"Theoretical Standard Model Rates of Proton to Neutron Conversions Near Metallic Hydride Surfaces" by A. Widom and L. Larsen soon will be submitted to a refereed journal and is preceded by three related publications by us that are referenced and briefly summarized below.
This paper aims to answer an important question posed by many astute readers of our earlier publications on this subject. Assuming that one accepts the rest of our physics, can we show computations demonstrating that these claimed proton to ultra low momentum neutron conversions can take place at the substantial rates observed in the laboratory?
In the attached paper, we discuss how to compute low energy nuclear reaction rates for the process of radiation-induced electron capture by protons or deuterons producing new ultra low momentum neutrons and neutrinos.
For protons or deuterons in the neighborhoods of surfaces of condensed matter metallic hydride chemical cell cathodes, the radiation energy required for such nuclear reactions may be supplied by the applied voltage required to push a strong charged electric currents through certain chemical cells.
The rates of the resulting ultra low momentum neutron production are computed from the standard electroweak theory in satisfactory agreement with the available experimental data.
We think our theory can explain all of the major features exhibited in many seemingly anomalous experiments (historical and collectively known as cold fusion) that have been regarded by many nuclear physicists as theoretically inexplicable.
In contrast to other earlier theories, involving penetration of Coulomb barriers, our new theory of low energy nuclear reactions uses the well-accepted standard model of electroweak interaction physics. We think that the key process responsible for producing most of the experimentally observed anomalies is not a form of fusion.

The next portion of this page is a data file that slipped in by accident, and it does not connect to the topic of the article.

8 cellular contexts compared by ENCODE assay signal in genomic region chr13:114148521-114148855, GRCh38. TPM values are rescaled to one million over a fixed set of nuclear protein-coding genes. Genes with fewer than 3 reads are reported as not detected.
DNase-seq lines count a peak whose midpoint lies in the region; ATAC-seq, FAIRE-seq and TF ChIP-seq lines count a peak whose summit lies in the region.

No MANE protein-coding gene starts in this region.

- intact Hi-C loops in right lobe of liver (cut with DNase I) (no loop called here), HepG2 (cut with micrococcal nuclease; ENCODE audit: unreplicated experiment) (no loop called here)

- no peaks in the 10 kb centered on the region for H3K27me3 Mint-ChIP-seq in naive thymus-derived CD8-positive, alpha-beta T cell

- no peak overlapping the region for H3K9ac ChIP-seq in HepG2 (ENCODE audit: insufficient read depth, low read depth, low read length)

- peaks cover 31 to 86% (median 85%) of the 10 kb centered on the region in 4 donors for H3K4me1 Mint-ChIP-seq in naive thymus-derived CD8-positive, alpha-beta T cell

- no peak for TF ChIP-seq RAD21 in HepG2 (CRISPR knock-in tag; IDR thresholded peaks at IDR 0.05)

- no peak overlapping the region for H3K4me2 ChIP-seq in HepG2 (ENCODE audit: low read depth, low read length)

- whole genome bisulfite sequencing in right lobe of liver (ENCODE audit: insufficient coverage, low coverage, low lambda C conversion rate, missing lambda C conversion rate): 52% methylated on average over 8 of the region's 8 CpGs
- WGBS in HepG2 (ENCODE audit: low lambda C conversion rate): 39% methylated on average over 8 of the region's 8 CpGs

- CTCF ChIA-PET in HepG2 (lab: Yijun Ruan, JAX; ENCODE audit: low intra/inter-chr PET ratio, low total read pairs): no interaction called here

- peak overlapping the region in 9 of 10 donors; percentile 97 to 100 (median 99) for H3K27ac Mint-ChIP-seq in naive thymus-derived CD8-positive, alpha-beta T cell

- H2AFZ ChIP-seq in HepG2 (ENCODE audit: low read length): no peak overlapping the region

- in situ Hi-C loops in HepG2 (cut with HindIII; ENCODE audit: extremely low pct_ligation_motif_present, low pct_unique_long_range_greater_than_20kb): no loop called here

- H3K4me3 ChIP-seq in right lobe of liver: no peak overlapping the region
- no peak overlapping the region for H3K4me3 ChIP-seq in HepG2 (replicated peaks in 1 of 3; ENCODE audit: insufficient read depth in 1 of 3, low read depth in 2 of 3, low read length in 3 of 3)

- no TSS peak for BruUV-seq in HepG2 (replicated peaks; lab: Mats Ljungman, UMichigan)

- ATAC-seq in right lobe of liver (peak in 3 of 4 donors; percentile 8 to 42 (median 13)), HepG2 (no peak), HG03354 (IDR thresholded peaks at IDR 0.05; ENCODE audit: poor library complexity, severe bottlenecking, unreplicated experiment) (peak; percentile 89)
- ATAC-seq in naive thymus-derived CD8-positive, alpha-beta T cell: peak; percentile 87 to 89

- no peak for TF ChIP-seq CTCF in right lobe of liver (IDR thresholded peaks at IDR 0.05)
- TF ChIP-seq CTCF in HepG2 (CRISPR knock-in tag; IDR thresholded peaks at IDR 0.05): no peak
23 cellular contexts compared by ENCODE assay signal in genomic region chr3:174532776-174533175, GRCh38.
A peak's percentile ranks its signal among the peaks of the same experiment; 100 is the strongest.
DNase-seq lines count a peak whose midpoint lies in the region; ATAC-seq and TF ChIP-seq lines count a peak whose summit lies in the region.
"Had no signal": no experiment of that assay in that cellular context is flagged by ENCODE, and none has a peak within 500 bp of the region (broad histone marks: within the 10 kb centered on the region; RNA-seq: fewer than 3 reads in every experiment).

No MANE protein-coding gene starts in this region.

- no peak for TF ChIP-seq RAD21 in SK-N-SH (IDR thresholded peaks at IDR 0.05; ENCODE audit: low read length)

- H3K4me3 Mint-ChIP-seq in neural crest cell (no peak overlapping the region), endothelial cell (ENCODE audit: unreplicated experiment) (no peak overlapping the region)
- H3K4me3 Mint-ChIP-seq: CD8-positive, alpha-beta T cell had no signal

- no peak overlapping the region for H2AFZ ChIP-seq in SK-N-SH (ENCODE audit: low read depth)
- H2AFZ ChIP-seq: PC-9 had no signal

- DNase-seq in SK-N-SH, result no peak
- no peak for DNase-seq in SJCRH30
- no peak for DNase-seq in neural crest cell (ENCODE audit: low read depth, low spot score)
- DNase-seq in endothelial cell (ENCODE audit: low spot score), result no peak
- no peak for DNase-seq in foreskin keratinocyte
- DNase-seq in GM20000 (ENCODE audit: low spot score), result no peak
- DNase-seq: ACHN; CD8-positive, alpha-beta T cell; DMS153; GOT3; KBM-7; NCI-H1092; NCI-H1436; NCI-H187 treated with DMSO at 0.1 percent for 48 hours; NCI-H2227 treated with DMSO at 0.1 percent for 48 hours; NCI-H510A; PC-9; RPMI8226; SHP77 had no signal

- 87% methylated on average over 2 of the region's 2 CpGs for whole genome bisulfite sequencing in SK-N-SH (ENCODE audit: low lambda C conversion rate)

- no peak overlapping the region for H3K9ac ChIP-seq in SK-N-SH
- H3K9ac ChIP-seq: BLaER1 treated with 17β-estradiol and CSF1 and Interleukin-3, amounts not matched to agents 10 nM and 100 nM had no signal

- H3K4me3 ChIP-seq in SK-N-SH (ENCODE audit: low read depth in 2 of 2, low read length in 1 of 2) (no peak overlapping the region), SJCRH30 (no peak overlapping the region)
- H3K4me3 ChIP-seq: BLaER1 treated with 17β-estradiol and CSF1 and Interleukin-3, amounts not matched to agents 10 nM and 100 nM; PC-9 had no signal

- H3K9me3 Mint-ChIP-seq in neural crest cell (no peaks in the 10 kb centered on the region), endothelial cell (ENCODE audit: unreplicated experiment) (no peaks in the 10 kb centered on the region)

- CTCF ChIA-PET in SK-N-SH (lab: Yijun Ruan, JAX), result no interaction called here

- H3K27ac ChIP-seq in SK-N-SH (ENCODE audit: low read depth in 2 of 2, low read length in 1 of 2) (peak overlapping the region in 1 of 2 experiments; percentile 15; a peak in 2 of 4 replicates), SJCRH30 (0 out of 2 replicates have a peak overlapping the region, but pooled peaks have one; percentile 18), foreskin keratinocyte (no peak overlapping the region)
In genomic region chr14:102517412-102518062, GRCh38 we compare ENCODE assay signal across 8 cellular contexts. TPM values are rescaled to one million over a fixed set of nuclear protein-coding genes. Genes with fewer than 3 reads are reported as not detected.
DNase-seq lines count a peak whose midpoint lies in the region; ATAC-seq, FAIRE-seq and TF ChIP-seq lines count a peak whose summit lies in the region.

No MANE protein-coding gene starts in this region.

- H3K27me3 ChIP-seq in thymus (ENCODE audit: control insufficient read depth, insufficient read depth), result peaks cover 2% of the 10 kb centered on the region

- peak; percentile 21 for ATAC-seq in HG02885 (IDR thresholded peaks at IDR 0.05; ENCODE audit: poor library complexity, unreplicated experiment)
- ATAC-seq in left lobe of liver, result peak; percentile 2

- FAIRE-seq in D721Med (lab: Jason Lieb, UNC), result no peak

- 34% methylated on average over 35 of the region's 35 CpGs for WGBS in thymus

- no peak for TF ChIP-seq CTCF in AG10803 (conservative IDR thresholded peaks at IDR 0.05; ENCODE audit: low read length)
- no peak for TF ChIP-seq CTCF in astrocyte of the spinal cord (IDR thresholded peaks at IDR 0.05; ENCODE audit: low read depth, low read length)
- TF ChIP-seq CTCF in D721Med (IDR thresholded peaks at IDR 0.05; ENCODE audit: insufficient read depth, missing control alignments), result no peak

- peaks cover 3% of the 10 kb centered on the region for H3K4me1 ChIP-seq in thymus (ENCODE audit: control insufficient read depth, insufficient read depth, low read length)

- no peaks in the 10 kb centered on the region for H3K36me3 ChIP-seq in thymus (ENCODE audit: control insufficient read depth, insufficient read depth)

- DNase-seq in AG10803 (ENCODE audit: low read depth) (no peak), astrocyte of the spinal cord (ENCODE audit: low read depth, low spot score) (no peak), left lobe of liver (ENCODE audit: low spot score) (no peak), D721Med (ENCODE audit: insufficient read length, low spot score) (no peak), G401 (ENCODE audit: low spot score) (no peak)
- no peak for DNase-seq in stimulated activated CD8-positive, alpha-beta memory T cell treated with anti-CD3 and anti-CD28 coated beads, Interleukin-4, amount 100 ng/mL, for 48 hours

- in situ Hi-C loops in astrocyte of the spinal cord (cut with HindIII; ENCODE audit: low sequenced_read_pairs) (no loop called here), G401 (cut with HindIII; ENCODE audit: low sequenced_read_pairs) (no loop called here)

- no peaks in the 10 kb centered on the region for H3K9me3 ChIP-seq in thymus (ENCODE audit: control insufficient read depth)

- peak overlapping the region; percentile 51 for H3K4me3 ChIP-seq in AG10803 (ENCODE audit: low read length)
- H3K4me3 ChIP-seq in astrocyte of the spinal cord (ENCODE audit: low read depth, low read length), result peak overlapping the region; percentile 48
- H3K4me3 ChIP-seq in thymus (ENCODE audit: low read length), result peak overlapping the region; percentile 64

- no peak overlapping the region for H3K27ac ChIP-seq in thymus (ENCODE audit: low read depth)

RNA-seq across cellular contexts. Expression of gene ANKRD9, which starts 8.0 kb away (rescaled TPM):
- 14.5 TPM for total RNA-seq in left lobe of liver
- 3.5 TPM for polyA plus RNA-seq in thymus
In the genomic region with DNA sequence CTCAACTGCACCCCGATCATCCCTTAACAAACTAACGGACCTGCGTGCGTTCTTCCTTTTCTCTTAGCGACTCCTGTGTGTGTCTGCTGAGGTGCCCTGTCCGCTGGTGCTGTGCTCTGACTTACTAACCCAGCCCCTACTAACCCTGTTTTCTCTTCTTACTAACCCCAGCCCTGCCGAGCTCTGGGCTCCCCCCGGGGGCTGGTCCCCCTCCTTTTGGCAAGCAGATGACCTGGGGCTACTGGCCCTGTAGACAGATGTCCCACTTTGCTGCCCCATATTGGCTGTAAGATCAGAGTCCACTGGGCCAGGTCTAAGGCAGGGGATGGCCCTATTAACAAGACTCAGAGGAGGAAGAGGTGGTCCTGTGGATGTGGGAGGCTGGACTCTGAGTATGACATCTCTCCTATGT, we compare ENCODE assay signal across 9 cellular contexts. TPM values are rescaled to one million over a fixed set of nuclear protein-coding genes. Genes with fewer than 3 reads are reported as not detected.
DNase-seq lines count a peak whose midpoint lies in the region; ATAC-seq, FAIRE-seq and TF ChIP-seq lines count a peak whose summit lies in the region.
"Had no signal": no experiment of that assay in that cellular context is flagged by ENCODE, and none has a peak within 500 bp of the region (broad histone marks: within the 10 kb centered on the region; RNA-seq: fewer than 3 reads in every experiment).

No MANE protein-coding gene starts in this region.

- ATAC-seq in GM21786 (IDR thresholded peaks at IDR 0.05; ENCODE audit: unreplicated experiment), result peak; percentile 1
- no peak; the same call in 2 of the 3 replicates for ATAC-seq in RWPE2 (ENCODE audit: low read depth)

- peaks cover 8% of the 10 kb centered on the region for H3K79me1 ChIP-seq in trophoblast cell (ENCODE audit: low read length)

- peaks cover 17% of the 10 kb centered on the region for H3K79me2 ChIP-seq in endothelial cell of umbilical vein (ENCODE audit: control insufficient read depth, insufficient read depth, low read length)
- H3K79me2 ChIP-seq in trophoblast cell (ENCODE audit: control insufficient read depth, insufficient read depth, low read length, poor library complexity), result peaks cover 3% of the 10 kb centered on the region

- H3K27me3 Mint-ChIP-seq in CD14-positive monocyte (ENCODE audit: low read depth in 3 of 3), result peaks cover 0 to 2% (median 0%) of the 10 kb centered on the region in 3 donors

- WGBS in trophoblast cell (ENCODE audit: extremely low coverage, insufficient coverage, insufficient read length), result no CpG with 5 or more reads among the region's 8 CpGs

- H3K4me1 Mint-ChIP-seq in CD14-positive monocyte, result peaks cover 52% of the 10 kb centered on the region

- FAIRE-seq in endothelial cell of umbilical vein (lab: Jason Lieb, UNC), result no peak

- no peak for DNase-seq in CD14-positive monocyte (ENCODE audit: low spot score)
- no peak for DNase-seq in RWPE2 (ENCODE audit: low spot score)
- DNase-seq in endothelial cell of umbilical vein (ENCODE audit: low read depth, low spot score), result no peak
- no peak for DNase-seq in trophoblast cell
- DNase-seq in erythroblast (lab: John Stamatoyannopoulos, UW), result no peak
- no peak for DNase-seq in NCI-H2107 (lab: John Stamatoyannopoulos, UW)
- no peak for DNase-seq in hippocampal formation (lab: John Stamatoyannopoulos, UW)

On the contrary, we believe that the key processes driving the behavior of these systems are weak interactions. In that regard, our work extends well-accepted Standard Model physics to include collective effects in condensed matter. No new microscopic physics is assumed or is necessary to explain the data.
Prior Related Widom-Larsen Publications
Text provided by Lew Larsen:
1. "Ultra Low Momentum Neutron Catalyzed Nuclear Reactions on Metallic Hydride Surfaces," published in March 2006 in The European Physical Journal C - Particles and Fields.
The mass of electrons embedded in collectively oscillating surface plasma oscillations can be markedly increased (renormalized) by the extremely high electric fields (> 10*11 volt/meter) occurring in surface layers of protons or deuterons of loaded metallic hydrides. The resulting "heavy" electrons can react spontaneously with local protons or deuterons to produce neutrons and neutrinos.
Neutrons created collectively under these conditions have almost virtually zero momentum or equivalently very long quantum mechanical wavelengths which dramatically increase neutron absorption in the neighborhood of condensed matter surfaces. These ultra low momentum neutrons can catalyze local nuclear reaction networks. Examples of such reactions are provided.
2. "Nuclear Abundances in Metallic Hydride Electrodes of Electrolytic Chemical Cells" [Cornell arXiv physics preprint server - arXiv:cond-mat/0602472 v1 20 February 2006, also submitted to a peer-reviewed journal]